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President Biden Signs Emmett Till Antilynching Act into Law

WASHINGTON -

Today, President Joseph Biden signed into law the Emmett Till Antilynching Act, legislation which finally declares lynching a federal hate crime. The legislation is named in honor of Emmett Till, a young Black teenager who was kidnapped and brutally tortured, all for allegedly whistling at a white woman. Yet, while Emmett was murdered by white supremacists in 1955, acts of racist violence continue to tear across America today. According to the most recent FBI data, reported hate crimes hit a two-decade high in 2020. Black people continue to be the most common victims of hate crimes. 

Emmett was just fourteen and a mere five foot four inches tall when he was killed. After Emmett’s murder, his mother, Mamie Till Mobley, made the decision to hold an open-casket funeral, leaving her son’s brutalized body visible to the thousands who gathered to pay their respects. The images of Emmett’s mangled body and a mother’s raw grief galvanized the country and served as a turning point in the Civil Rights movement.

“Today is truly a historic moment,” said Damon Hewitt, president and executive director of the Lawyers’ Committee for Civil Rights Under Law. “Our country has deep racial wounds and this legislation is the first step in addressing them. Congress has tried and failed for decades to make lynching a federal hate crime. It is high time our country has legislation on the books recognizing the unique nature of lynching as a horrific crime that sends a chilling message to entire communities. Now, the Emmett Till Antilynching Act sends an important message of its own—that those who engage in racist violence will be held fully accountable.”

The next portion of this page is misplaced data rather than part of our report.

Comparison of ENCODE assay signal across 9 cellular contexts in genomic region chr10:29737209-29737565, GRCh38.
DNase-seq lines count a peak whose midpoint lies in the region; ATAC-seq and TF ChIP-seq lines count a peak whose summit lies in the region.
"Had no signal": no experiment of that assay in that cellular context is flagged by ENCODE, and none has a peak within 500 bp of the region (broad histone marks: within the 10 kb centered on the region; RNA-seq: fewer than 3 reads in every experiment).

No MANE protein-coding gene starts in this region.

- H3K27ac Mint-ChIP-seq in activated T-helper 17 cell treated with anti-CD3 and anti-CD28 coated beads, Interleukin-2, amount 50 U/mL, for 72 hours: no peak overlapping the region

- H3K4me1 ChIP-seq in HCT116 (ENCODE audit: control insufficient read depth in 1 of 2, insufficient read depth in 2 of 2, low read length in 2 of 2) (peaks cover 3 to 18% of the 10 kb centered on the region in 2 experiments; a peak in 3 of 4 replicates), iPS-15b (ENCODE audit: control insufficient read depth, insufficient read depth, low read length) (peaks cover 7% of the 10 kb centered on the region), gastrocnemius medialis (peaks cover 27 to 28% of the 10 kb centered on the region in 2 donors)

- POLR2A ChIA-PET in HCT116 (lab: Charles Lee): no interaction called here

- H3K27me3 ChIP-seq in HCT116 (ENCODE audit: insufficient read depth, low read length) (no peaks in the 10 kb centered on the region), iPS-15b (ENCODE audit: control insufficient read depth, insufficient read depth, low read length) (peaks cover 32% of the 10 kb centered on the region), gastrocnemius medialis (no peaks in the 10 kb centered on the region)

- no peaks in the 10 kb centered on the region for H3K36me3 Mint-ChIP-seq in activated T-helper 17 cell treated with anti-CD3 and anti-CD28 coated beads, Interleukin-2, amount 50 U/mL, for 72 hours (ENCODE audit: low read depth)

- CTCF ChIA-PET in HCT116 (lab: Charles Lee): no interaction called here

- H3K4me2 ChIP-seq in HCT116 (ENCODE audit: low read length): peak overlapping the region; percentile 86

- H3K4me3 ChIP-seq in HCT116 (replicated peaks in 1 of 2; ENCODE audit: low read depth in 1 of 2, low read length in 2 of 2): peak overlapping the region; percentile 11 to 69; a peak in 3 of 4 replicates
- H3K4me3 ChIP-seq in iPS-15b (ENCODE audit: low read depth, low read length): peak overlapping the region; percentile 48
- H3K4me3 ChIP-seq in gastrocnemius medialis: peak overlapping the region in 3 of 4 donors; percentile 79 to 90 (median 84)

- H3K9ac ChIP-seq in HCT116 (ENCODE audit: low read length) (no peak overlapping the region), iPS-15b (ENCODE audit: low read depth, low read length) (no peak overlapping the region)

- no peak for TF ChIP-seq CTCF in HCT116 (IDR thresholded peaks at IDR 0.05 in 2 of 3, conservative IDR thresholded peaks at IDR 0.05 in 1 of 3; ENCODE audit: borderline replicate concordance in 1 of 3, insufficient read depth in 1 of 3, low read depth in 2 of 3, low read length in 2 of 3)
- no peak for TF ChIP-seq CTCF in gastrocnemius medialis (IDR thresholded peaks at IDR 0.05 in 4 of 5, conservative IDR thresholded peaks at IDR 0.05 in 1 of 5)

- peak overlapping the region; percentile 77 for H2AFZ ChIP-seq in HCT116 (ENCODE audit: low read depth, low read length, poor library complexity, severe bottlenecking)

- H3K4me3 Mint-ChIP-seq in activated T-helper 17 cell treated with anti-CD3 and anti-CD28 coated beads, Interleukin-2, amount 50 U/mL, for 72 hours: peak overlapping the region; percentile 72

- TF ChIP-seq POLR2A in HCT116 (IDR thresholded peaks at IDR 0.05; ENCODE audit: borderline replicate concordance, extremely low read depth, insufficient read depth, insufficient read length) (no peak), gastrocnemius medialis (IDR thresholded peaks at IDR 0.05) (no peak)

“I applaud President Biden for acting swiftly and signing this critical legislation into law,” said Ollie Gordon, a cousin of Emmett Till and president of the Mamie Till Mobley Memorial Foundation. “While passage of the Emmett Till Antilynching Act does not bring back Emmett or the countless other Black people lynched, it is heartening to have legislation recognizing the nature of the hateful activity that took Emmett’s and others’ lives for those of us who have lost loved ones to racist violence.”

The Lawyers’ Committee has been one of the leading organizations calling for passage of federal antilynching legislation, which builds upon the Matthew Shepard James Byrd Hate Crimes Prevention Act to offer new tools to federal prosecutors addressing racist hate.  Through its James Byrd Jr. Center to Stop Hate, the Lawyers’ Committee, supports communities and individuals targeted for hate and challenges white supremacy by using creative legal advocacy, disrupting systems that enable hate, and educating the general public and policy makers.

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The Lawyers’ Committee is a nonpartisan, nonprofit organization, formed in 1963 at the request of President John F. Kennedy to enlist the private bar’s leadership and resources in combating racial discrimination and the resulting inequality of opportunity – work that continues to be vital today.

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